JVC RX-1028V Dolby Digital Receiver Review

Not only is JVC one of Japan’s oldest names in consumer electronics, but as the developer of the VHS format it’s also one of the most successful. So you might expect its take on the A/V receiver genre to be conservative stodgy, even.

It’s not. The firm’s latest A/V flagship, the RX-1028V, boasts snazzy looks, lots of extra features some quite useful and a nicely compact chassis. One of its three big control knobs is a master volume control, and another performs source selection. The third is a “multi-jog” wheel depending on the mode selected by one of the nearby pushbuttons, it tunes the radio, adjusts setup parameters, or tweaks the equalizer or surround-mode settings.

JVC RX-1028V rear panelA front-panel set of convenience jacks includes an S-video input. Around back the receiver is fully equipped, with connections for four A/V components, including two record loops, and S-video jacks for all save VCR2. Four auxiliary audio inputs (for the center, surround, and subwoofer channels) enable it to accept the decoded 5.1-channel output of a DVD player or another outboard processor say, a DVD-Audio or SACD player. (You’d have to use the “regular” DVD input’s left/right analog jacks as well.)

JVC’s digital audio facilities score a birdie: four inputs is one better than par these days. A single coaxial jack flanks three optical ports. The RX-1028V also provides preamp outputs for all five main channels, plus the sub, of course, so you can use it as a preamp/tuner/processor if you decide to upgrade with a higher-power amplifier later on. You also get a multiroom feature, a seeming requisite for all flagship A/V receivers these days, and the handy-dandy Command Center an RF (radio-frequency) remote-control extender made by Universal Electronics that lets you operate the receiver from beyond a line of sight even through walls. The supplied remote can operate many brands of TVs, VCRs, and DBS and cable boxes, but surprisingly not CD or DVD players.

Believe it or not, there are still more features, but we’ve got to move on. I set up the JVC with my usual five-speaker system incorporating dipole surrounds and low-sensitivity L/R front speakers, an array that demands a lot from any receiver’s amplifier section. With two-channel recordings I heard clean, dynamic reproduction with plenty of detail and snap on transients and solid bass action. On “I Want Everyone to Like Me” from Randy Newman’s latest opus, Bad Love, the JVC produced excellent results from the very up-front piano, Dobro, and rhythm-guitar elements, with crisp, defined warmth from ol’ Rand himself. The deep, very loose bass drum (a sort of trademark of producers Tchad Blake and Mitchell Froom) had plenty of weighty roll and tone, but it sounded just a smidge looser than with my usual power amplifier. The RX-1028V had ample stereo power to play louder than I would ever really favor, even with my low-sensitivity speakers, but it did sound distinctly hard beyond the upper end of that range, before the onset of obvious distortion.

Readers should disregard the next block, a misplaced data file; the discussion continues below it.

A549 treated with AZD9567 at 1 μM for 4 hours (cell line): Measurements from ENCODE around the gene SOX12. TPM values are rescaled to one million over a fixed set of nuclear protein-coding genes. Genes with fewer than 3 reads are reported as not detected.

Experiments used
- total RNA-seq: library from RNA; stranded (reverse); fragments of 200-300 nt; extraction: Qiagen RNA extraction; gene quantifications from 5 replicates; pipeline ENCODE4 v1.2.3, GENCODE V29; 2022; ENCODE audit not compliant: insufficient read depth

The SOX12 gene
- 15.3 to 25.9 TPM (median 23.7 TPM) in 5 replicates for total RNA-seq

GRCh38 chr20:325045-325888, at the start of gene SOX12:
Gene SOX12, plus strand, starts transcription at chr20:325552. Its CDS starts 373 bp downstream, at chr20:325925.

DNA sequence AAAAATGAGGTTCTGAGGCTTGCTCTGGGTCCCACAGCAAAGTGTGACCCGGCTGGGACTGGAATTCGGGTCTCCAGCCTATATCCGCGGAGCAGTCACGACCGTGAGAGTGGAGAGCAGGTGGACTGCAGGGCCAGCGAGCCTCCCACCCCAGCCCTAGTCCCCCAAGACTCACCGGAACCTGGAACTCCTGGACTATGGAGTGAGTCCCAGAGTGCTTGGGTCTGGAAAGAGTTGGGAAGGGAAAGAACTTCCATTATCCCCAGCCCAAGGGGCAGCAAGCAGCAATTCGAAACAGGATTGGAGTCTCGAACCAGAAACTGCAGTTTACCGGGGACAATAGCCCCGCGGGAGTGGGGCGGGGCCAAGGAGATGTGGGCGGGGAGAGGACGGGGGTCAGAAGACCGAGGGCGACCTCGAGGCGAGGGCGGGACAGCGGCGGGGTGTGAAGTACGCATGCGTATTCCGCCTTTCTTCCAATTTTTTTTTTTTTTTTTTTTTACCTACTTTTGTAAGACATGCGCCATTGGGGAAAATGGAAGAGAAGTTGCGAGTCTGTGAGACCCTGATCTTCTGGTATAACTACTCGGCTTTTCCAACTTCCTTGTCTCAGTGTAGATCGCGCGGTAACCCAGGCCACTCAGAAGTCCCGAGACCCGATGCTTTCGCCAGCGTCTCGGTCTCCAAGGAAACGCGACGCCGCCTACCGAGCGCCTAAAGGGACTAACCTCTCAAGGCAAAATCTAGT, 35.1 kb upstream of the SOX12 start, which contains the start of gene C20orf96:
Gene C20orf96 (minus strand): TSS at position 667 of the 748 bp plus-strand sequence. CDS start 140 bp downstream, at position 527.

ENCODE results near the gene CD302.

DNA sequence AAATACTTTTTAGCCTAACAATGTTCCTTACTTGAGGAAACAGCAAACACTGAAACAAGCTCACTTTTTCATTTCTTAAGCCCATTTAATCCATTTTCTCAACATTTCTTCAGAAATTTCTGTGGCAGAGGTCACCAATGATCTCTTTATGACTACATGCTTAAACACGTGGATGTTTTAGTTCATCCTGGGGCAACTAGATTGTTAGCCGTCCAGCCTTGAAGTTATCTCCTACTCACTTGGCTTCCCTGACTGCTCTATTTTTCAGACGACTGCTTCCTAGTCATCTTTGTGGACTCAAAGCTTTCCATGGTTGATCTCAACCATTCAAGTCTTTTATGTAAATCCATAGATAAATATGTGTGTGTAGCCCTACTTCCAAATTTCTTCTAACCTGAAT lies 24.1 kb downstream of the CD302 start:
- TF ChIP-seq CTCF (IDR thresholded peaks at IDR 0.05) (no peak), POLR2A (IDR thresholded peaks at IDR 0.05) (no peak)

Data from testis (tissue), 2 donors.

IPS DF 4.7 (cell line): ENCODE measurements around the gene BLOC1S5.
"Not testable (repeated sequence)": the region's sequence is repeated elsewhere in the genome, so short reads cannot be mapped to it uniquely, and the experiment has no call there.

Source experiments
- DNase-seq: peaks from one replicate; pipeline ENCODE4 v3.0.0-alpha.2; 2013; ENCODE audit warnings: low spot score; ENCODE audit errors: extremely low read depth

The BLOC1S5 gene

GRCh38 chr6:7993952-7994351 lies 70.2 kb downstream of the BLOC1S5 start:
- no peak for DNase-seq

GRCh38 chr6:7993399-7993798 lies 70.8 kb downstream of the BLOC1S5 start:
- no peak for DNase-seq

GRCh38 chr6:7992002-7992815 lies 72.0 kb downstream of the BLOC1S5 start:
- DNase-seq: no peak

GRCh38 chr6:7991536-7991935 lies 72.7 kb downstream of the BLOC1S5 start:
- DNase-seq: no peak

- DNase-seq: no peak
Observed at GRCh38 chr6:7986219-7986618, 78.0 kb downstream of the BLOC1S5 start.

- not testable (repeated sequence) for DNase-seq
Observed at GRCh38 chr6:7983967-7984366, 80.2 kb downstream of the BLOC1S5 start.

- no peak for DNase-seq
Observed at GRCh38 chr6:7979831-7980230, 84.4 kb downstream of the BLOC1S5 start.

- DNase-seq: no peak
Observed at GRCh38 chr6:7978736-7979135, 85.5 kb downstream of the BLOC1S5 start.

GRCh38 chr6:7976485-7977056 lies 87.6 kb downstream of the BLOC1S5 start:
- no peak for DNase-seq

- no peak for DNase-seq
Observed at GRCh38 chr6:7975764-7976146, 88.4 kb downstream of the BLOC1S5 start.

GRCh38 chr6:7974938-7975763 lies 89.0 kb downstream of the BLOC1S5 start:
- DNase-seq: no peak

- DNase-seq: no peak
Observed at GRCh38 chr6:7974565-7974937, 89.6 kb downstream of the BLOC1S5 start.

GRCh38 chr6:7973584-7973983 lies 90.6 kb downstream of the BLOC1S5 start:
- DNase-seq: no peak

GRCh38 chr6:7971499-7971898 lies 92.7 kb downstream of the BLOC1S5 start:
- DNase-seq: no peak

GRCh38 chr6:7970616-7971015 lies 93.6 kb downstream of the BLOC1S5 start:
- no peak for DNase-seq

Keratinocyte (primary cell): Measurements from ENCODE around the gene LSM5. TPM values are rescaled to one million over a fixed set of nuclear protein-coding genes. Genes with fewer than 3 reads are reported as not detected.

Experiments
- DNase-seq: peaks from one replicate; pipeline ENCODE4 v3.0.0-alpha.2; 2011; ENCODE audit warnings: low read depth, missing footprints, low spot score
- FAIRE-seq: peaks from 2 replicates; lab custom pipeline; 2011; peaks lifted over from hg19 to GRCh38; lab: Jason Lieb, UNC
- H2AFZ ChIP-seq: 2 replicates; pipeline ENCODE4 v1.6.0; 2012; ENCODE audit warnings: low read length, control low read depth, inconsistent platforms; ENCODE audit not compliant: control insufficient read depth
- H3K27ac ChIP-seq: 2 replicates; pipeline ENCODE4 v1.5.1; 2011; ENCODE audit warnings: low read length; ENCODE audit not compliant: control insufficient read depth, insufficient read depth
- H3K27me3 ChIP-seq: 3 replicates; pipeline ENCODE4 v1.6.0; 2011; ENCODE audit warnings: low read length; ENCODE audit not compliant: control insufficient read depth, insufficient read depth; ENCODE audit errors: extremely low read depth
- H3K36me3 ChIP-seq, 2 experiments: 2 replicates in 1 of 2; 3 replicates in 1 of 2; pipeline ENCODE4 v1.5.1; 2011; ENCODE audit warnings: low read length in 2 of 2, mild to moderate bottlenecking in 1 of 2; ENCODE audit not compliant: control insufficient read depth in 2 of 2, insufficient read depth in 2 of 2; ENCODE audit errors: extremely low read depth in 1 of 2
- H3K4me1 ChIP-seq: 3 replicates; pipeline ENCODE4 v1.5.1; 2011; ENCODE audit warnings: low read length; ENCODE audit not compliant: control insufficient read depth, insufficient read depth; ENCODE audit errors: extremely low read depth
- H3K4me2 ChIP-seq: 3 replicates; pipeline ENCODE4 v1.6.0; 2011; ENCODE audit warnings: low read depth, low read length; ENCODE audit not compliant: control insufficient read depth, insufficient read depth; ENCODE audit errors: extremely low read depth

DragonIn Dolby Digital mode and with my powered sub added to the mix, the JVC delivered all the goods. The James Taylor Live at the Beacon Theater DVD sounded squeaky-clean and broadly spacious even at realistic concert levels, with fine clarity and sparkle up top. The 5.1-channel soundtrack of Dragon, though uneven in quality, was also reproduced with full fidelity and spatial integrity; the tournament fight scene’s busy, widely spread crowd ambience sounded great. The same excellence pertained to DTS 5.1-channel playback.

The RX-1028V was very quiet in its 5.1-channel modes, with virtually no meaningful noise at the listening position. Dolby Pro Logic noise, particularly with an analog input, was a bit more audible, but still within reasonable bounds. The seven digital signal processing (DSP) ambience modes were all a bit noisier still, and its enhanced-surround Theater mode was a lot noisier, enough to be bothersome.